Competition Winners!

I’d like to give my heart felt congratulations to everyone who entered. It was such a tough choice trying to decide between the entries. We were overwhelmed with the response from many talented writers. Each and every one of the entries had something special about them. They all encapsulated heart, which is why it became near impossible to choose between them.

I can only thank everyone who submitted their work for taking the time and the courage. In the end we decided upon 3 winners. Some were carried through to the short list by plot, some by characterisation and others through their descriptive writing skills. But let me tell you that each of the entries submitted held value, promise and heart, and I want to encourage you to keep going, keep writing, keep crafting your talent.

Please join me in congratulating the winners of this competition?

Hari G, Margaux Powell and Aaron Walden.

Be the first to read their submissions.

I spend most of my time up trees. I’m usually late for everything.
Hari G. Age 14
, UK

WAKING UP by Hari. G

A cold iron gate. It looks ancient and stained sunburnt orange by a swollen and fading sun. Its colour reflects a once familiar schorching, shimmering silver star. It’s been painted into an abstract variation of countless shades of orange, red and purple to create a magnificent masterpiece. Behind the gate lies stone ruins of what seems to be an old castle built thousands of years ago. The castle is mounted by monsterous snake-like ivy strangling the remains of the already destroyed stone palace. Around the ruins stand trees with golden twisted trunks and leaves the colour of mango flesh.

This is where I woke up, left to gaze at what seems to be a new world to me. It certainly isn’t the world I went to sleep in. My head hurts badly as if someone has spent the night pounding my skull with a hammer. My mind is blank. No memories of who I am come to my rescue. All my yesterdays are blur. All I know is that everything seems oddly strange yet familiar, as if I’m waking within a frequent dream. My mind and body feel dis-connected, weak from their separation. I can barely move. My muscles are crippled and shaking with hunger. I feel as though I haven’t eaten in centuries.

For hours I drift in and out of sleep in a trance-like existence, as if floating in a blur of lacklustre energy. After waking again, I use some of my remaining strength to drag myself to the nearest tree and sit with my back to the rough bark. That’s when I hear hushed voices whispering dubiously from behind me.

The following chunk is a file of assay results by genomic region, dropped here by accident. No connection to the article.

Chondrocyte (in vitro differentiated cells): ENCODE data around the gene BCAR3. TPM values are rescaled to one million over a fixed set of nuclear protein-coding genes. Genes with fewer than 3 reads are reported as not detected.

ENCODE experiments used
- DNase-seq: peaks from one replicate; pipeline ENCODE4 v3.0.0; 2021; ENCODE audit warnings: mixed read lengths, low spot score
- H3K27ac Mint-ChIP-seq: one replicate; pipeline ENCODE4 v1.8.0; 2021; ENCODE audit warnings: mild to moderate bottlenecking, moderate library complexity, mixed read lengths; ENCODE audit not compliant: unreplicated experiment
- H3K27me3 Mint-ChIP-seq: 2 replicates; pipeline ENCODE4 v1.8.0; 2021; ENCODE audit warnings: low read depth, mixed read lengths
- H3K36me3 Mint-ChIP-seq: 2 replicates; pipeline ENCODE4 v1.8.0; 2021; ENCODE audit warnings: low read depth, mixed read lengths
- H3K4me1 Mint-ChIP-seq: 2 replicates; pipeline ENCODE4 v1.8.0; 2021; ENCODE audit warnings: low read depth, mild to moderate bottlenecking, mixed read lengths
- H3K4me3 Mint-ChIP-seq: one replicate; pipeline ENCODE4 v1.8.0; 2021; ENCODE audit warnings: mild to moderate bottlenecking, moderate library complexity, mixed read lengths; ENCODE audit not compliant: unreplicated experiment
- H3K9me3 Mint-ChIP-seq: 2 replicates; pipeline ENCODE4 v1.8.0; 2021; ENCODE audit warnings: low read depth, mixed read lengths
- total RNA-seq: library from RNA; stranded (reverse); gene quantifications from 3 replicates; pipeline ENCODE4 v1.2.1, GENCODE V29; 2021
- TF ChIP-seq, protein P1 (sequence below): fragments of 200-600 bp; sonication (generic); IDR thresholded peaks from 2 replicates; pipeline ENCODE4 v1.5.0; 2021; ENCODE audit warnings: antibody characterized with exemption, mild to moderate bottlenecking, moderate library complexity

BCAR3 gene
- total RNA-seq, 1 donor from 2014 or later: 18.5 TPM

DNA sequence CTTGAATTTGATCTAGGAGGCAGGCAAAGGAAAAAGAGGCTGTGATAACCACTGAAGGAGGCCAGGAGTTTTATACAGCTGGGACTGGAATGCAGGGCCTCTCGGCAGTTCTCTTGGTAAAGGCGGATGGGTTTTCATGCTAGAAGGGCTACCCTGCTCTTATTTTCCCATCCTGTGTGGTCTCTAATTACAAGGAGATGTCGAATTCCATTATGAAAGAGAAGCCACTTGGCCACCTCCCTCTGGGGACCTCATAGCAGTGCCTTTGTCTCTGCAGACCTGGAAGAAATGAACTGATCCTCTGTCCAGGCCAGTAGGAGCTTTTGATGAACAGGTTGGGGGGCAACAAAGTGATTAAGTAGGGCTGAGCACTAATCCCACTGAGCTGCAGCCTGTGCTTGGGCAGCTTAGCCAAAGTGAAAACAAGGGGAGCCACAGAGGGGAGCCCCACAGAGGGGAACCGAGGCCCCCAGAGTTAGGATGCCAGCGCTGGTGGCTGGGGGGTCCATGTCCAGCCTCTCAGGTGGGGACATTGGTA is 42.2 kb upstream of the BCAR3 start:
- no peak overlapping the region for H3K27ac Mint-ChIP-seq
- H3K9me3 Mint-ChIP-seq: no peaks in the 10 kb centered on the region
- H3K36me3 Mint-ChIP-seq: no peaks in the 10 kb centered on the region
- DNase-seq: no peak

”Is he alive?” asks one of the voices, soft and faint, concern hanging in the space between us. Her voice is swift and pure like a nightingale’s song.

”He’s breathing but barely,” replies a heavier voice. His words are like incantations that shake the earth beneath my legs. He speaks slowly and clearly. His tone strong and deep with the power to induce an earthquake. ”Get the horses. You try to wake him up,” he insists. I hear rushed footsteps scurry into the distance. My muddled mind starts to overflow with questions.

”Who are these people? Who am I? Why am I here? Where is here, exactly?” I try to remember anything to help me understand what’s happened to me, to give me some leverage to help myself, but all I see is nothingness. All I manage is to create a deep stirring in my stomach as if I’m being dug out from the inside. The questions return. ”Why am I here? Where am I…? My mind is lost in a labyrinth of confusion.

The swift gentleness of the nightingale’s song returns, cutting into me. It envelopes me and quiets the voices in my head as it draws closer.

”Hello… Hello? Can you hear me?

I try to answer but I can’t talk. My throat is burning as if someone has pierced it with a white-hot needle.  I know I have to say something. Painfully, I croak ”Water. Please. Water.” I hear her pick up what sounds like a glass bottle chinking against another. Her hand, soft and feather-like, lifts my chin. Cool, fresh water pours into my desperate mouth. It heals my throat like a magical remedy. I swallow more and more until the last drop hits my tongue.

 I breathe relief as finally I can reach my voice without pain. ”Where am I?” I ask in confusion. She responds calmly, ”You’re in a land called Antiquorum. It’s been abandoned for thousands of years. I can see you’re not from here. You really don’t belong to us. What in Antiquorum are you doing here?”

A land called Antiquorum? Her voice replays in my mind. I don’t belong to them? Where in the hell is home? Somehow, I manage an answer, conscious that her body is shadowing mine from the sun and she is nothing but a black shape. I have no choice but to trust this voice, for the moment at least. ”I woke up here. I have no idea how I got here or how I’m going to get home.” Suddenly I begin to feel like Dorothy in the Wizard of Oz and any minute now munchkins will creep out and burst into song singing that that the witch is dead!

”You better come with us it’s too dangerous to stay here at night.” Her voice has taken on a more serious edge that makes me try to get up.

Loud footsteps draw closer. That’s when the softness of the nightingale voice unleashes a roar, ”Arbor where is the carriage?”

His name is Arbour? I bank that for later. Arbor responds in his deep, earth trembling tone, ” It’s Saeva. He won’t bring it. He said he won’t risk damaging the carriage.”

The nightingale tusks in frustration. ”What is wrong with him?”

Arbor sighs. I feel his voice closer. I can sense he’s trying to be quiet as he nears me. ”Hi there, are you ok? Do you think you can walk?”  I open my eyes again, blinking furiously, but all I can see is shadow and light hazing in and out of one another. Shapes are thrown around me. His voice shifts away from me, speaking to the nightingale?